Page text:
The Jane Addams Papers is not an archive, but an edition, and I wasn’t exactly certain how what we we would interact with SNAC. With only two years of work under our belts, we have identified over 4,500 individuals, who wrote letters to Jane Addams, received letters from her, or were mentioned in the documents. Our individuals range from historical figures, like Plato and Wat Tyler, to Chicago police George Shippy and John McWeeny. We have over 100 suffrage activists, including Catherine Karaveloff, Carrie Chapman Catt, and Zofia Golińska-Daszyńska. There are philosophers, criminals, homemakers, and union leaders, and over 200 social workers and welfare activists. About 60% of the names we have linked thus far are men and 40% are women.

The people who come up in Addams’  documents are primarily American, but we have increasing numbers associated with Europe and Asia as Addams broadened her reach and networks. The screen shot below of our map view of individuals will change as we deal with more of Addams’s international peace work.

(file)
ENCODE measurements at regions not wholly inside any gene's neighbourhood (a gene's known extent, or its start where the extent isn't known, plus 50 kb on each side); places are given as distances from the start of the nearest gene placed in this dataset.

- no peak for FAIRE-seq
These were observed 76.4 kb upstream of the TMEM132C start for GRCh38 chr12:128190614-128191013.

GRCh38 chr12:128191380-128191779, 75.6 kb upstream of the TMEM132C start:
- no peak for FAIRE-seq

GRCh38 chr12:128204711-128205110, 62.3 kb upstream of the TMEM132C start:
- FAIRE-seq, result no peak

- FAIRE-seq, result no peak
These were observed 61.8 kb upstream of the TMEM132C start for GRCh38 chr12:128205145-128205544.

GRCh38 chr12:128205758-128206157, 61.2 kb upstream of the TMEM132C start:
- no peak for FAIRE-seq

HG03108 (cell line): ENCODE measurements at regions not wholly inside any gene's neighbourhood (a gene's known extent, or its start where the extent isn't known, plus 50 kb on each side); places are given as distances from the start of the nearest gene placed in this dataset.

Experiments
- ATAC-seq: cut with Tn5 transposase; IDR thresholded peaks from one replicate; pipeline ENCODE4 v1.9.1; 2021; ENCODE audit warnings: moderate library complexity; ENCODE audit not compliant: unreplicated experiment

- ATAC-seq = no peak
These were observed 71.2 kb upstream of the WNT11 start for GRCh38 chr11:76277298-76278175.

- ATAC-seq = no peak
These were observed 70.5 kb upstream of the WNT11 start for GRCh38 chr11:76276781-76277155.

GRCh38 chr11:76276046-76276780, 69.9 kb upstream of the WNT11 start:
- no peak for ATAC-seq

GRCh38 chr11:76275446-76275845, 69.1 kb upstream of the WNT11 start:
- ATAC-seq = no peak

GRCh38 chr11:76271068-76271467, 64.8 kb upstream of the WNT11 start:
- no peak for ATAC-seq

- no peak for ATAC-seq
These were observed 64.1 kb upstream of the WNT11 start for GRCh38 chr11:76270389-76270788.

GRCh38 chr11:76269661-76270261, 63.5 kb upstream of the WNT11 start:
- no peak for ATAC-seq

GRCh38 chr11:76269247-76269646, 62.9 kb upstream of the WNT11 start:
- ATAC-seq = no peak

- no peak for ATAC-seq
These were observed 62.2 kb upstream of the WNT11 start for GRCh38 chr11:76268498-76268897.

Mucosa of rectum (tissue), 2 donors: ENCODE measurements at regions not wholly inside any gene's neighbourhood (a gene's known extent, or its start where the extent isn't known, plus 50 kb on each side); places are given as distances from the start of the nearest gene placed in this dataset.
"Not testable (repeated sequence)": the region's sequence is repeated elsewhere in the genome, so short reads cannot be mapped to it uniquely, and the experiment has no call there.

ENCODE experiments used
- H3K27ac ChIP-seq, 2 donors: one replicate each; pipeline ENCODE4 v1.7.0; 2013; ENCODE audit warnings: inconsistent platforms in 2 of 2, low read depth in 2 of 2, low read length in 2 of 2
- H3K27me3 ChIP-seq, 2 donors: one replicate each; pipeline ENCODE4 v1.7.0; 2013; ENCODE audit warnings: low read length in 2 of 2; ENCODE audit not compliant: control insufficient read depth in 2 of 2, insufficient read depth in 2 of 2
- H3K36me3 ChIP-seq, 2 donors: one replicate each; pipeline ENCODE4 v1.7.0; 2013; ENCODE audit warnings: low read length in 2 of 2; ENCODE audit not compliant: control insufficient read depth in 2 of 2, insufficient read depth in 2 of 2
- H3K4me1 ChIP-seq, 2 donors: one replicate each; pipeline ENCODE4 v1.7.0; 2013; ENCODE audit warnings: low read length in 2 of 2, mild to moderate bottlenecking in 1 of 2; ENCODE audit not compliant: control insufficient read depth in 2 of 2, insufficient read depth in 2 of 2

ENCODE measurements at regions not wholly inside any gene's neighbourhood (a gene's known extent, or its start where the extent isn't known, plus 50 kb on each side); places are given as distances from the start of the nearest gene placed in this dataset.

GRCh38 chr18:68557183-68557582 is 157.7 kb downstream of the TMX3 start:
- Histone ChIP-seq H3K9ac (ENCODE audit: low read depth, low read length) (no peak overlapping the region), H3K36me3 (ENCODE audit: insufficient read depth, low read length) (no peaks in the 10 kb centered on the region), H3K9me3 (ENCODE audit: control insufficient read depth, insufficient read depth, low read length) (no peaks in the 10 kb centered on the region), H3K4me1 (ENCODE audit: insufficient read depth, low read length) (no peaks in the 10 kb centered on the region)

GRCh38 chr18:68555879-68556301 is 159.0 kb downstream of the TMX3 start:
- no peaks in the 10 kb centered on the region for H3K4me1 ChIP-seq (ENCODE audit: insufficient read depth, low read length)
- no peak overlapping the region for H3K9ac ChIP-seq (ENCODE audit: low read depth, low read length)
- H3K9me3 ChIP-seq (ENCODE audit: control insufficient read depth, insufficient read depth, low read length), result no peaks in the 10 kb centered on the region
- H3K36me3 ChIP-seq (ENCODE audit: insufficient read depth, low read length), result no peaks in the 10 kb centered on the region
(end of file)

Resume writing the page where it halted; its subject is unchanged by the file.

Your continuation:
We are looking forward to seeing how SNAC can work with data coming from our Omeka-based digital edition.  We will not be the only editing project joining at this time, the Walt Whitman Archive is also coming on board.

I will keep you posted as the work begins.

 

Support Federal Funding for the Humanities